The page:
The real question is whether the groin pain is referred from your back or sacroiliac joint, or whether it's primarily a hip condition; and perhaps one of the hip flexor muscles.

Do you have a family history of hip conditions?

Lie on your back and pull your knee to the chest, towards the opposite shoulder and then make a circle. Compare with the other hip. Is it restricted or painful in the groin. Drop the knee into the lotus position; what happens? Have you had an xray of your pelvis?

My best suggestion is to start a hunt for a chiropractor who is strong on a thorough examination. Despite all the treatment you've had, there's no certainly about the diagnosis, so little wonder that treatment hasn't been successful.
Then there are a host of lower back and sacroiliac conditions that can refer pain to the groin and anterior thigh via the femoral nerve or superior cluneal nerves.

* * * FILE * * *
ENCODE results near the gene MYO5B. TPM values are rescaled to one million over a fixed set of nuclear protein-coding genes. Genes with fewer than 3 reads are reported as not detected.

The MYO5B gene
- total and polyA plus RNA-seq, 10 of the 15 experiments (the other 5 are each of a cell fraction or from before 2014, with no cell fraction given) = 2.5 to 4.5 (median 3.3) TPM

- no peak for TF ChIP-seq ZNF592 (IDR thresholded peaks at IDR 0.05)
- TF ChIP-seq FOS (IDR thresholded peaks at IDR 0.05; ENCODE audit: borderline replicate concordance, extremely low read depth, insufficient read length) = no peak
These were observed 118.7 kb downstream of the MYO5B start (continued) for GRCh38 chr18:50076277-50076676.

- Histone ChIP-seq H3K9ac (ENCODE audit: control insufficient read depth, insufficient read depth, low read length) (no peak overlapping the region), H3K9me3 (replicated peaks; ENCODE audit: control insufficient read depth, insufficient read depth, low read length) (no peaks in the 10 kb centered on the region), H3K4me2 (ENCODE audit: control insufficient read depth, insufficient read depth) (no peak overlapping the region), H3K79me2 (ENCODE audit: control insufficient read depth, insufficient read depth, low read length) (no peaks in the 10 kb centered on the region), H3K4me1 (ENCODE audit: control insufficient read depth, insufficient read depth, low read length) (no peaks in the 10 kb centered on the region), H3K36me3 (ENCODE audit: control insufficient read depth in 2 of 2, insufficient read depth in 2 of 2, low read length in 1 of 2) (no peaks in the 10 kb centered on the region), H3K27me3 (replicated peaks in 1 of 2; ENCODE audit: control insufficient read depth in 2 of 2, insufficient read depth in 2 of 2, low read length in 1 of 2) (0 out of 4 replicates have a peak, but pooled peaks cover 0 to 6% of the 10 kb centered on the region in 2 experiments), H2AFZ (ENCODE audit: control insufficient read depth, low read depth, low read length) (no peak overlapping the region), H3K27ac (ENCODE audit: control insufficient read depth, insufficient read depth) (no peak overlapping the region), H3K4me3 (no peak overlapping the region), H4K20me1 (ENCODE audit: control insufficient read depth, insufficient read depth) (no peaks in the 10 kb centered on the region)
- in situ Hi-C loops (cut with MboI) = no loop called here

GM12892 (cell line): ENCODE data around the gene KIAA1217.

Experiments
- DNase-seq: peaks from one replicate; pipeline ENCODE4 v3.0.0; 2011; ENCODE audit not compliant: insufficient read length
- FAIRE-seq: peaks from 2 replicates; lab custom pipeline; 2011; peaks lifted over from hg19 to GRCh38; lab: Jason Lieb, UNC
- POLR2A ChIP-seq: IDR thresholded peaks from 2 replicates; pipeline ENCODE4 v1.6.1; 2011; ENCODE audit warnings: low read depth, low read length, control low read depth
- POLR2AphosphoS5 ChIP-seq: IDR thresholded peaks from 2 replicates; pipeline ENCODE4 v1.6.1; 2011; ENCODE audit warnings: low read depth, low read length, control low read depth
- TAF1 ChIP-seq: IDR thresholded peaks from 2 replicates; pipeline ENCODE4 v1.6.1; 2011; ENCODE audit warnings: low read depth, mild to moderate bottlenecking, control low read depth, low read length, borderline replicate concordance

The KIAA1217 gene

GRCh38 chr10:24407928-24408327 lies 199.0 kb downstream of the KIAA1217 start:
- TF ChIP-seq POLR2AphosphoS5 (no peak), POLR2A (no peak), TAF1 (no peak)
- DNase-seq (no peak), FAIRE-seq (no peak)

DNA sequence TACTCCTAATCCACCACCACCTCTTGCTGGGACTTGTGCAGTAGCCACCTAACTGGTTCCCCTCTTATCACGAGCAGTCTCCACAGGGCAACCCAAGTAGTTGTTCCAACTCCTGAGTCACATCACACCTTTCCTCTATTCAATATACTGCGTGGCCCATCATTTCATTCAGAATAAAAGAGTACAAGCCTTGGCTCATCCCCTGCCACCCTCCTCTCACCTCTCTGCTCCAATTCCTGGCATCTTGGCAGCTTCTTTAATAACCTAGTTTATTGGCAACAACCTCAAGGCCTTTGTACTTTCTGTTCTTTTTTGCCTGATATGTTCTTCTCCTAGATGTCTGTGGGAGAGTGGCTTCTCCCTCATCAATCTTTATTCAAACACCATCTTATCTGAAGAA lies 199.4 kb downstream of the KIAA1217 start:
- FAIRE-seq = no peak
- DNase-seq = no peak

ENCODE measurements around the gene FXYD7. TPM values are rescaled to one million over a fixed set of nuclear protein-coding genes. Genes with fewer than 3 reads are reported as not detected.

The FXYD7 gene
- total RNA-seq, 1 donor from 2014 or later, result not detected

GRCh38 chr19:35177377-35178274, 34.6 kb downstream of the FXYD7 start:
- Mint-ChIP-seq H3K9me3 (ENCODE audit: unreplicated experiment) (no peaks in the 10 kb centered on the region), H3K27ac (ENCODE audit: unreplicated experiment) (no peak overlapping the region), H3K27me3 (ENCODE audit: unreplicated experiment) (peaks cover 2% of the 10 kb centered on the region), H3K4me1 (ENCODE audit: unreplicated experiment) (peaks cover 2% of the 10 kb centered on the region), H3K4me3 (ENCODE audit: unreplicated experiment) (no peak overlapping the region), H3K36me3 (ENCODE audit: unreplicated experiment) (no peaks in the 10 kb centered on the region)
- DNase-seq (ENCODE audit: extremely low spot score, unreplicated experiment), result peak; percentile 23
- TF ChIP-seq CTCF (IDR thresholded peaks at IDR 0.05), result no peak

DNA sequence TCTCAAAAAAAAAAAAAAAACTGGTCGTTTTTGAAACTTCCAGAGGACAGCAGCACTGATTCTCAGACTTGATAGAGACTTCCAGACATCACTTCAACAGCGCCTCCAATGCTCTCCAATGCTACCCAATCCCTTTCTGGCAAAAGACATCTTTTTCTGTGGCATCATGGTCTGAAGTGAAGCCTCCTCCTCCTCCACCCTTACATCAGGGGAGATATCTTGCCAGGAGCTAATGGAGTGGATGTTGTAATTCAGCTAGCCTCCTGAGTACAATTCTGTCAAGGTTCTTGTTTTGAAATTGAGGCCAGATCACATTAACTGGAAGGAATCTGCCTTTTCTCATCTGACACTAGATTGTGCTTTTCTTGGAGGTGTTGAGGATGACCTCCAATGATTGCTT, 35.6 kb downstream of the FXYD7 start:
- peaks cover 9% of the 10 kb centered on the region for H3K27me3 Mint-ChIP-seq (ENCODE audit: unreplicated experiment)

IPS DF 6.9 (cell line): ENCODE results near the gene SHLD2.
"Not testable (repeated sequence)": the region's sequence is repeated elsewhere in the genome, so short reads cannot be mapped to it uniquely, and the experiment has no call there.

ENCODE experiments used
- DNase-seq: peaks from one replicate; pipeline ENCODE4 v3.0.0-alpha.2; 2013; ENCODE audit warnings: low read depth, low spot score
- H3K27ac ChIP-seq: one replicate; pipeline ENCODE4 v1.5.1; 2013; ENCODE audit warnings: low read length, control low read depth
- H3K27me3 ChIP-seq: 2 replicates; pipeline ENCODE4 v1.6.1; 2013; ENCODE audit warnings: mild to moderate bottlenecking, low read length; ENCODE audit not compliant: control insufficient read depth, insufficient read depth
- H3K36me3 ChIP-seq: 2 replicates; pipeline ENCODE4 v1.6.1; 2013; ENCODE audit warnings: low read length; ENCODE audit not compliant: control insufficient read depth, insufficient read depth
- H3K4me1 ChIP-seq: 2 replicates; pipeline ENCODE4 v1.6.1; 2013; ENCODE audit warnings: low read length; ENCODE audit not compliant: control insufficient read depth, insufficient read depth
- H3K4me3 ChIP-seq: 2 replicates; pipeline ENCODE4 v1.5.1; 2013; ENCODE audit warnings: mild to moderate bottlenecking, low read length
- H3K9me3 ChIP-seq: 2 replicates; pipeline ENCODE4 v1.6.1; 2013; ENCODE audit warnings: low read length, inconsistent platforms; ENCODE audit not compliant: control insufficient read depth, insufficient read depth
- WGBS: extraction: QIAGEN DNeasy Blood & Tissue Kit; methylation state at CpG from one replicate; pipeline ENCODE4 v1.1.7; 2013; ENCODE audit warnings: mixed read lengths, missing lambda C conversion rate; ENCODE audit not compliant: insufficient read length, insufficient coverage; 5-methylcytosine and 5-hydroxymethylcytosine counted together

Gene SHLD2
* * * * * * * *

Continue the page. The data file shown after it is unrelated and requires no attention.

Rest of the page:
Back to square one gentle exercises and a thorough examination is my recommendation. Obviously I haven't a clue and am only throwing out a few thoughts; treat them in that light.

Dr B

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Interesting challenges of the day

1. Mr S is a 76 year old man with neck pain of some 9 months duration. Luckily, most of the discomfort is upper cervical which is only rarely arthritic; his lower cervical spine is a degenerative mess that I've left alone. After seven treatments his pain and stiffness is 50 percent better, and he's happy in the circumstances. He can sleep through the night now and that makes a huge difference.